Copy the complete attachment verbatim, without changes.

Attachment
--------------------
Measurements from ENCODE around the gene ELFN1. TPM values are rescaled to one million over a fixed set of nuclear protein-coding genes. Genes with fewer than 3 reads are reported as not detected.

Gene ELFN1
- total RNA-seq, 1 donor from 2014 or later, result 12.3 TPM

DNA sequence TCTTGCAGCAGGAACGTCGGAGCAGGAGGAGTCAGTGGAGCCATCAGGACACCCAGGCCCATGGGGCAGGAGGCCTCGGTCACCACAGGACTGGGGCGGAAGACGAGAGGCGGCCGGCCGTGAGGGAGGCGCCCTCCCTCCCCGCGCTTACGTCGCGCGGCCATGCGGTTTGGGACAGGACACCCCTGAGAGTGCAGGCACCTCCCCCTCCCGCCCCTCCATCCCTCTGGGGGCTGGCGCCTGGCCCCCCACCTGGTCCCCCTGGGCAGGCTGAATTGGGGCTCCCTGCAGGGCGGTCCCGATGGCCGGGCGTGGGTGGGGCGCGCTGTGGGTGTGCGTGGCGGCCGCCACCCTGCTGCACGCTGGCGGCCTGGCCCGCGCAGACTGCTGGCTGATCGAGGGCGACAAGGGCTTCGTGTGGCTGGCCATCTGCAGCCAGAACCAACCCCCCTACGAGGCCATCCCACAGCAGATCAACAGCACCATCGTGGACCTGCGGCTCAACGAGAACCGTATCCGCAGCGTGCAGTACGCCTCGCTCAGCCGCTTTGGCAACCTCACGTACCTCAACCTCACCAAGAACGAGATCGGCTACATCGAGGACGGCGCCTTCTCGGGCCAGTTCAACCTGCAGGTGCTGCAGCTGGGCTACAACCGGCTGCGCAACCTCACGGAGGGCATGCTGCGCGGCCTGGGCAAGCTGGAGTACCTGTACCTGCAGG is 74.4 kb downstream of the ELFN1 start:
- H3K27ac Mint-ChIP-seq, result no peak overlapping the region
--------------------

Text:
Measurements from ENCODE around the gene ELFN1. TPM values are rescaled to one million over a fixed set of nuclear protein-coding genes. Genes with fewer than 3 reads are reported as not detected.

Gene ELFN1
- total RNA-seq, 1 donor from 2014 or later, result 12.3 TPM

DNA sequence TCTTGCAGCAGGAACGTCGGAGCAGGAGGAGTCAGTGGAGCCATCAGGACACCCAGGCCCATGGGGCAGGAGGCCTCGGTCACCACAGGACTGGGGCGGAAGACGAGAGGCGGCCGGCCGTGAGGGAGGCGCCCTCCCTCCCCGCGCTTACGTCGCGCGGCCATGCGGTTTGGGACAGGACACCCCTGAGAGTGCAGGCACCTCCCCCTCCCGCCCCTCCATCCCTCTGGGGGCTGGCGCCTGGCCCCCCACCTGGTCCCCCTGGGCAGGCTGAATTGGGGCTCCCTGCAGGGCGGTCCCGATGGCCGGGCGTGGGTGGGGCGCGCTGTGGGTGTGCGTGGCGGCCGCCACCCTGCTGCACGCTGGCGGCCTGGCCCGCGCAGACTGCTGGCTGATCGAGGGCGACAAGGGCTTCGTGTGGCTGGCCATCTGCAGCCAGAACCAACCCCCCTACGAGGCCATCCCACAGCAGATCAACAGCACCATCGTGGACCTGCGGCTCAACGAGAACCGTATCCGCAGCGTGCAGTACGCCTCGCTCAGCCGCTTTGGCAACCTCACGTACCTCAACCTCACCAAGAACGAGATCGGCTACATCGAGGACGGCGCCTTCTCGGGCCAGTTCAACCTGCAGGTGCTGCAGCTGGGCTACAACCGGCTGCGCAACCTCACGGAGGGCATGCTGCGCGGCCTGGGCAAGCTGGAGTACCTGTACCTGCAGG is 74.4 kb downstream of the ELFN1 start:
- H3K27ac Mint-ChIP-seq, result no peak overlapping the region